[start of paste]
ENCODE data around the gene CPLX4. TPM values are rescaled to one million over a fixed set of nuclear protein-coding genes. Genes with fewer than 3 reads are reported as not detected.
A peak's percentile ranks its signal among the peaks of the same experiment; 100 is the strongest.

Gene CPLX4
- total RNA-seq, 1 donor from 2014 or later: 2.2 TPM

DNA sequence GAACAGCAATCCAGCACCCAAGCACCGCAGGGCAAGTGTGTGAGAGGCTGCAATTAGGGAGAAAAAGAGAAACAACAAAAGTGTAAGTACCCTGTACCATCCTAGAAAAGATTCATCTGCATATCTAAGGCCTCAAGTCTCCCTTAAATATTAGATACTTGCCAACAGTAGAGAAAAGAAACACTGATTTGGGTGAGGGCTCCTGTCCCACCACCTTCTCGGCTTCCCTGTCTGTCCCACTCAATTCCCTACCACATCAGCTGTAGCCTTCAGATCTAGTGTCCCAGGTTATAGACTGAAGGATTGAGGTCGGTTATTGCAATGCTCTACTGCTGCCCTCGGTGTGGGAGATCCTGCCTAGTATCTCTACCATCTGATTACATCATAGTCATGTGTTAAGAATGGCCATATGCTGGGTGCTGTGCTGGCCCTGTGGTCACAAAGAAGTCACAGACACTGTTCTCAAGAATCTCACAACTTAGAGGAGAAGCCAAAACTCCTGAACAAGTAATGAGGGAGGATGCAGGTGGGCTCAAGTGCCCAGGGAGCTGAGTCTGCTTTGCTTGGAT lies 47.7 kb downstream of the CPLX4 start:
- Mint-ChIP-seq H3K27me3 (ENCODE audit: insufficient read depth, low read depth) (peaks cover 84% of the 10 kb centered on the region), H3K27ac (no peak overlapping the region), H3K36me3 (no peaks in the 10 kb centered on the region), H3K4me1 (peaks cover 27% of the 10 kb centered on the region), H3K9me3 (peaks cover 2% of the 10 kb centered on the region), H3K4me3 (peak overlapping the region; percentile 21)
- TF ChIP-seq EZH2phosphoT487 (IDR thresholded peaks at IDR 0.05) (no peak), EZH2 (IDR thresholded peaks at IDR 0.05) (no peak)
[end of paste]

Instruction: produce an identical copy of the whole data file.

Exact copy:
ENCODE data around the gene CPLX4. TPM values are rescaled to one million over a fixed set of nuclear protein-coding genes. Genes with fewer than 3 reads are reported as not detected.
A peak's percentile ranks its signal among the peaks of the same experiment; 100 is the strongest.

Gene CPLX4
- total RNA-seq, 1 donor from 2014 or later: 2.2 TPM

DNA sequence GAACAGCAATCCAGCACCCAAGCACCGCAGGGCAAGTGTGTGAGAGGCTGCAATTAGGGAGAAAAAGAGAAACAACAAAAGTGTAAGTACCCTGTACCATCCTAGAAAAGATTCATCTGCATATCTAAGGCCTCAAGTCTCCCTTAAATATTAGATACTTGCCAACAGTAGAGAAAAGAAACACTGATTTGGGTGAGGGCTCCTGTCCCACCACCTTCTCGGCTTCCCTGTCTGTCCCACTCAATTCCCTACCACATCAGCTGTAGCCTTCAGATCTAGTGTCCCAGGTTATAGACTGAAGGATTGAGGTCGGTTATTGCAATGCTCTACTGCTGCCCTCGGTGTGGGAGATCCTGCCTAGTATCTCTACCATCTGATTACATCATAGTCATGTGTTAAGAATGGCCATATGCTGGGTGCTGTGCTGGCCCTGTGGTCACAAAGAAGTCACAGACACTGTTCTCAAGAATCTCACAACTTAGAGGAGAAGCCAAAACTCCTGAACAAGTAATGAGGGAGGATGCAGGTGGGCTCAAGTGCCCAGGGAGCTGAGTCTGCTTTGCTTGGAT lies 47.7 kb downstream of the CPLX4 start:
- Mint-ChIP-seq H3K27me3 (ENCODE audit: insufficient read depth, low read depth) (peaks cover 84% of the 10 kb centered on the region), H3K27ac (no peak overlapping the region), H3K36me3 (no peaks in the 10 kb centered on the region), H3K4me1 (peaks cover 27% of the 10 kb centered on the region), H3K9me3 (peaks cover 2% of the 10 kb centered on the region), H3K4me3 (peak overlapping the region; percentile 21)
- TF ChIP-seq EZH2phosphoT487 (IDR thresholded peaks at IDR 0.05) (no peak), EZH2 (IDR thresholded peaks at IDR 0.05) (no peak)